In particular, a $G$-bundle over $\mathbb{R}^4$ is trivial, whether $G$ is abelian or non-abelian. The cover $\cup_i U_i$ has a single chart, $\mathbb{R}^4$ itself. There is a single gauge field $A$, which is a globally defined $\mathfrak{g}$-valued 1-form. It is obtained from the 1-form $\omega$ on $P$ by pullback, $A = \sigma^* \omega$, where $\sigma$ is a globally defined section. Picking another section $\sigma' = \sigma g(x)$ produces a gauge-equivalent connection, related to $A$ by the usual gauge transformation law given above.

For more details, see e.g. Nakahara "Topology, Geometry, and Physics," chapter 10.


There is something a little more subtle happening even in the case where spacetime is contractible $\mathbb{R}^4$. Even in this trivial setting, it is usually required (for physical reasons) that the connection one form decays at infinite radius. That is $$A(x) \to 0\text{ as } |x|\to\infty.$$ As user81003's answer has already mentioned, we can only determine the connection 1-form up to gauge equivalence, so the condition that $A(x) \to 0$ is too strong. The best we can do is require that $$A(x) \to h(x) d h(x)^{-1}\text{ as }|x|\to\infty.$$ for some choice of $G$-valued function $h(x)$ (which may only be defined for $|x|$ sufficiently large).

There are two ways to interpret how this leads to topologically non-trivial bundles. The simpler (and more heuristic) way is to say that this decay condition means choosing the function $h(x) : S^3 \to G$ on the sphere at infinity. This "boundary condition" should only be defined up to continuous deformation, so we really only care about the homotopy class of $h$, which is an element of $\pi_3(G)$.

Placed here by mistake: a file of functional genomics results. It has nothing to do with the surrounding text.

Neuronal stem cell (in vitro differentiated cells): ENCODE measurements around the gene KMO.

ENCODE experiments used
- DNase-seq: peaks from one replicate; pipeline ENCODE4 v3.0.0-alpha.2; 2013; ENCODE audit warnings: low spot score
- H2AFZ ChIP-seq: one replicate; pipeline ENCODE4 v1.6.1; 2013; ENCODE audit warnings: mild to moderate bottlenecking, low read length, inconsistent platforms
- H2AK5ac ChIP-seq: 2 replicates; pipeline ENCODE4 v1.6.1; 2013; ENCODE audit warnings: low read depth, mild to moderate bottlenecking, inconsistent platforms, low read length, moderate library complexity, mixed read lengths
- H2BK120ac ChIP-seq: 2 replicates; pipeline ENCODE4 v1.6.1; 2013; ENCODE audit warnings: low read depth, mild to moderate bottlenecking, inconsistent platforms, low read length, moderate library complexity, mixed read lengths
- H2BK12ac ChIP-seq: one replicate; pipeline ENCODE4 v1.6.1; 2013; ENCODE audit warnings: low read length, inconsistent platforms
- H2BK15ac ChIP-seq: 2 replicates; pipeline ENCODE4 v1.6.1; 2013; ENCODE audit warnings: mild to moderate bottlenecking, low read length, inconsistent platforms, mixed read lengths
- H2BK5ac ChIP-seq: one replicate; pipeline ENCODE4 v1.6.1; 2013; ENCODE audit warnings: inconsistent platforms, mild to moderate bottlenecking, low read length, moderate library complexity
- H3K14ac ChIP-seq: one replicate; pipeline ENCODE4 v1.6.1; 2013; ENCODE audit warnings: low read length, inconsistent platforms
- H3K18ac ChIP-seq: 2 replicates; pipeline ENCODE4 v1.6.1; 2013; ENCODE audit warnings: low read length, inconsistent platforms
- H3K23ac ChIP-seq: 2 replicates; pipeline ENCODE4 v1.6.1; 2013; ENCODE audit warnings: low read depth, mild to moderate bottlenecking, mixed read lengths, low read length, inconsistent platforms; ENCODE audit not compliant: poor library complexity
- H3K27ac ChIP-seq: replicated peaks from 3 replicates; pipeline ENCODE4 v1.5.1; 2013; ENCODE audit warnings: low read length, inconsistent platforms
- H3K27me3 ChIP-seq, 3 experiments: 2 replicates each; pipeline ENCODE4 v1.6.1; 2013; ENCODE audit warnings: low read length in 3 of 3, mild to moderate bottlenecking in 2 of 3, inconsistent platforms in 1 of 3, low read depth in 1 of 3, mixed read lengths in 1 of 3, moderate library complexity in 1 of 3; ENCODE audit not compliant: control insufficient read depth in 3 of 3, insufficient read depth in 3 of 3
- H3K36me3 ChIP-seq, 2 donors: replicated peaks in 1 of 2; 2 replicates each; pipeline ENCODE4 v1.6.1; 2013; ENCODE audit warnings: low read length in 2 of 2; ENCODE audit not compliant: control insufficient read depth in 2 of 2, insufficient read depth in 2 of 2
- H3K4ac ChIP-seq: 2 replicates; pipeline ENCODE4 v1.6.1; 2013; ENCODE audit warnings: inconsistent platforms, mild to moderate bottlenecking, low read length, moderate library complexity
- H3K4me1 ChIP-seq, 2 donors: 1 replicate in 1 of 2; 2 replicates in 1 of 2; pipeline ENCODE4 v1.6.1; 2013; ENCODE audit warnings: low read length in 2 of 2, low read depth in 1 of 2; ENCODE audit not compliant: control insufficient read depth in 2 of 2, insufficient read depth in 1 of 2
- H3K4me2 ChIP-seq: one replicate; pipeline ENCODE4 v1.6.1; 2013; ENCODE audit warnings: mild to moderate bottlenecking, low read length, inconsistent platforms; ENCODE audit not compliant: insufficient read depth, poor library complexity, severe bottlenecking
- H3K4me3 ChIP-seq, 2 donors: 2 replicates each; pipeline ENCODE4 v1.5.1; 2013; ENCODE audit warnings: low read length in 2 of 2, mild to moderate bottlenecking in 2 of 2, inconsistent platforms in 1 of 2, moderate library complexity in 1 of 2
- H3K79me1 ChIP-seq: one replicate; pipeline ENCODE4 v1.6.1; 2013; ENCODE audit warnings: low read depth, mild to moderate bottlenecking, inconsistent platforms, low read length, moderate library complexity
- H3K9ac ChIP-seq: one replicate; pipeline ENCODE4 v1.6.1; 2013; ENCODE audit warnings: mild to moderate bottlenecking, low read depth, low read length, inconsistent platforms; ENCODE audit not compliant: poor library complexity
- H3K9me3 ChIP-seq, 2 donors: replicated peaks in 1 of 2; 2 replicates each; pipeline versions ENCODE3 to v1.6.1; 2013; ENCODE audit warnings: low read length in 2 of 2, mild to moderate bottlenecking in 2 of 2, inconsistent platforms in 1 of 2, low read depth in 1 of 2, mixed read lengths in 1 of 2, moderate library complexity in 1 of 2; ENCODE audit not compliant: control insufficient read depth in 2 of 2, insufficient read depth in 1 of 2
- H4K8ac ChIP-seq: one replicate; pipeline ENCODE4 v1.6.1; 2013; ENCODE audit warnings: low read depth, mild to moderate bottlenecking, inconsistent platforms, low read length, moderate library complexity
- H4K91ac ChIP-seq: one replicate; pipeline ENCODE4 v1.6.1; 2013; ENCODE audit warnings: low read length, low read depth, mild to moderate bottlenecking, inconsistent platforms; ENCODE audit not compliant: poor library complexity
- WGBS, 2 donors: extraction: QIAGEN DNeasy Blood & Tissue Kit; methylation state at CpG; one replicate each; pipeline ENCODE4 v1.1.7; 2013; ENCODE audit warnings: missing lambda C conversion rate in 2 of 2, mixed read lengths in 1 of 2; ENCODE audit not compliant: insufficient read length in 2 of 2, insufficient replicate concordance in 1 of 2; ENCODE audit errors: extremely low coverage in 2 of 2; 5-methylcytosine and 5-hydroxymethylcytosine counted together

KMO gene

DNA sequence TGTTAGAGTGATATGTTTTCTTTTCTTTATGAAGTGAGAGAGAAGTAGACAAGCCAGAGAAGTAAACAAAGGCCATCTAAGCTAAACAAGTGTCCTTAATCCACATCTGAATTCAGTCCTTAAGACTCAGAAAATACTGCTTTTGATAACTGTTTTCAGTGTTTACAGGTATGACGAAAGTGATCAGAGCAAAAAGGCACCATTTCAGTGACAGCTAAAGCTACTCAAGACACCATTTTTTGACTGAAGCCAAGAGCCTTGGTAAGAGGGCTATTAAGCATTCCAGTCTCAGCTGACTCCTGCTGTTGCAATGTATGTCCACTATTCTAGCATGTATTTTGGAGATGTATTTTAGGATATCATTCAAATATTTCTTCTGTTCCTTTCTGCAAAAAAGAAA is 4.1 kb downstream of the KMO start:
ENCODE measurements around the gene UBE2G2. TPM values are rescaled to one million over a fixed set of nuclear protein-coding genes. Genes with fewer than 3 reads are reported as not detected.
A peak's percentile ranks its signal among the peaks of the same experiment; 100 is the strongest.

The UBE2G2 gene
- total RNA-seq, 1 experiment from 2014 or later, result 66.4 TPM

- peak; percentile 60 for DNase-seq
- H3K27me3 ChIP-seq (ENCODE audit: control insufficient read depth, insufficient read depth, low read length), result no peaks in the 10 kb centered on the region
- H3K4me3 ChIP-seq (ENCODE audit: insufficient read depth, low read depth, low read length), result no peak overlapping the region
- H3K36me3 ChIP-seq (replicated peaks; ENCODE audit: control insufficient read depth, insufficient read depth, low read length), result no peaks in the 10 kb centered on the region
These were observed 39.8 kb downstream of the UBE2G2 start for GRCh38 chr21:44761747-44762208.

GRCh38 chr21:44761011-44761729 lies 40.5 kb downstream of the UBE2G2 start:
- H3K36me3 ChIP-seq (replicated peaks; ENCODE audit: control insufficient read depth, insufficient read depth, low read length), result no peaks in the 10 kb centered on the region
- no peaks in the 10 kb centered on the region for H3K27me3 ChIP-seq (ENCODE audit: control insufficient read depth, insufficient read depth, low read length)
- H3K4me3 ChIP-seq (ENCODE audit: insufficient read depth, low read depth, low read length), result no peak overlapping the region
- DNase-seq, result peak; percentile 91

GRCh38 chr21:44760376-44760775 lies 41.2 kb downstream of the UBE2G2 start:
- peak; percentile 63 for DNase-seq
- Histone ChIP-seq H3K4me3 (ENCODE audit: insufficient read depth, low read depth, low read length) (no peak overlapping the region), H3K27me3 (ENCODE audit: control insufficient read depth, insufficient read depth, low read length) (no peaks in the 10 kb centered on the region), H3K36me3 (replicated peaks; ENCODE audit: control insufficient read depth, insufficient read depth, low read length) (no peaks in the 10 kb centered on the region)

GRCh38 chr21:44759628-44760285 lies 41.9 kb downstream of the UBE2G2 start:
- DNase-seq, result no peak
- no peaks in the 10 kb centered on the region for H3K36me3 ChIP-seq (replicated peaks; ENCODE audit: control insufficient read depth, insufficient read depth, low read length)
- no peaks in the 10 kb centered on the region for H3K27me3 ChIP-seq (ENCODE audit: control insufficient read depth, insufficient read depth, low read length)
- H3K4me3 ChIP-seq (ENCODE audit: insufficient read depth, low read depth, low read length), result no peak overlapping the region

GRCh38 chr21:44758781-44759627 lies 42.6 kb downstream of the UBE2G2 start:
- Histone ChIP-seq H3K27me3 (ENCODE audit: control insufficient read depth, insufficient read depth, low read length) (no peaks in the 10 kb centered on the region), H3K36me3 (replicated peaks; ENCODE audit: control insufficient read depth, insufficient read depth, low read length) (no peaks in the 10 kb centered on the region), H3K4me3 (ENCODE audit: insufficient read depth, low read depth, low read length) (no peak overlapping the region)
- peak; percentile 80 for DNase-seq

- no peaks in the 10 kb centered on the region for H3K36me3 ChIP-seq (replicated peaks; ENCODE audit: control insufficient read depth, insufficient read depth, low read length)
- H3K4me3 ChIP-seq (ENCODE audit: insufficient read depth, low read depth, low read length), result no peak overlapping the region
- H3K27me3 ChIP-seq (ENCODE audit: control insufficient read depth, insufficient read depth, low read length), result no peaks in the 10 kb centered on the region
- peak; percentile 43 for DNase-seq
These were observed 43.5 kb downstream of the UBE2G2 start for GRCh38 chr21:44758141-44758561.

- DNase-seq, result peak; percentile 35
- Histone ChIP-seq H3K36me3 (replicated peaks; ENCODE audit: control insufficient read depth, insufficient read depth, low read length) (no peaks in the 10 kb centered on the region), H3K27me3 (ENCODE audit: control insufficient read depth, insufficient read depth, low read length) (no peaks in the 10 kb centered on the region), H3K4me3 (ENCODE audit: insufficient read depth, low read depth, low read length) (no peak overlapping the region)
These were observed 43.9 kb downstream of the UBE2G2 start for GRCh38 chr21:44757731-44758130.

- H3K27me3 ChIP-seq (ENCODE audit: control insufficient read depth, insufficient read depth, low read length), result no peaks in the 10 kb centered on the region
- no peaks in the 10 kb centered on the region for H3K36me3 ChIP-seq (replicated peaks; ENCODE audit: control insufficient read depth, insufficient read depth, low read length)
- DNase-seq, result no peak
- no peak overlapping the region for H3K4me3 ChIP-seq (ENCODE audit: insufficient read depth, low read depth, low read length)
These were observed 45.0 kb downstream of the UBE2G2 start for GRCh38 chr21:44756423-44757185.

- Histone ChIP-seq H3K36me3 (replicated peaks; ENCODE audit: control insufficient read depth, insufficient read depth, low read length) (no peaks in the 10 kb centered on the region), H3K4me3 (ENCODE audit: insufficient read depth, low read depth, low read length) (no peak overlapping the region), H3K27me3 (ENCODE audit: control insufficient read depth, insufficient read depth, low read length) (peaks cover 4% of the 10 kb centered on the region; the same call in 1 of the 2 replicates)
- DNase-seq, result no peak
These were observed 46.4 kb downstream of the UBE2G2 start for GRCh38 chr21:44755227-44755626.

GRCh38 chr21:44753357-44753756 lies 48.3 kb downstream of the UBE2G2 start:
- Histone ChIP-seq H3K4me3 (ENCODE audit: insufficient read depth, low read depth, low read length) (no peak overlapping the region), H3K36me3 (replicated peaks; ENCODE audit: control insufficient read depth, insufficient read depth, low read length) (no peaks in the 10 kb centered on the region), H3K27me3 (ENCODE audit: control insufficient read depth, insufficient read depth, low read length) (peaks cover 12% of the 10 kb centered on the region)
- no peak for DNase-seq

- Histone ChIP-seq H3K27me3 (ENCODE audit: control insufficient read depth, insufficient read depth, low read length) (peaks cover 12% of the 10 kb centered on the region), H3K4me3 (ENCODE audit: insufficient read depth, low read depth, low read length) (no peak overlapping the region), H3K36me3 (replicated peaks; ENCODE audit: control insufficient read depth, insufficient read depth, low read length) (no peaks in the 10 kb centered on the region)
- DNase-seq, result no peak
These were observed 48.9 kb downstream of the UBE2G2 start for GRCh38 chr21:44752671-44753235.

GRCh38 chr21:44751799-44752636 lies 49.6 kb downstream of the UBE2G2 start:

An alternative view is to observe that the condition that $A(x)$ is gauge-equivalent to $0$ at infinity means that we may add the point $\infty$ to our spacetime manifold and the connection $A$ will still be well defined up to gauge. This means we should really look at principal $G$ bundles on the compactification of $\mathbb{R}^4$, which is $S^4$. Since $S^4$ is not contractible, it is no longer true that all principal $G$ bundles are trivial. As explained in user81003's answer, we now need to choose trivializing charts of $S^4$, which we can take to be the disks corresponding the the northern and southern hemispheres of the sphere (each extended a bit so they overlap). The intersection of these charts is the equator times a small interval $S^3\times (-\epsilon, \epsilon)$, which is homotopy equivalent to $S^3$. The transition function on this overlap $$g_{12} : U_1\cap U_2 \simeq S^3 \to G$$ then classifies the bundle. Again, this is only defined up to continuous deformation, so we see that the class of the principal $G$ bundle is determined by an element of $\pi_3(G)$.

At this point, it is clear that the gauge group makes a difference as to whether there can be nontrivial bundles. For instance, since $U(1) \cong S^1$, we see that every map $S^3 \to S^1$ is homotopic to the constant map (in other words, $\pi_3(S^1) = 0$), so there are still no non-trivial $U(1)$ bundles on $\mathbb{R}^4$, even with the decay condition taken into account (as user81003 said, this does not mean there are no gauge transformations!). However, if $G = SU(2) \cong S^3$, then we see that $\pi_3(S^3) \cong \mathbb{Z}$ (the integer counts the degree of the map $S^3\to S^3$), so there are some nontrivial possibilities. This gives a topological interpretation for $SU(2)$ instantons on $\mathbb{R}^4$. There is a very brief discussion of this at https://en.wikipedia.org/wiki/Instanton#Quantum_field_theory but perhaps others know of better references.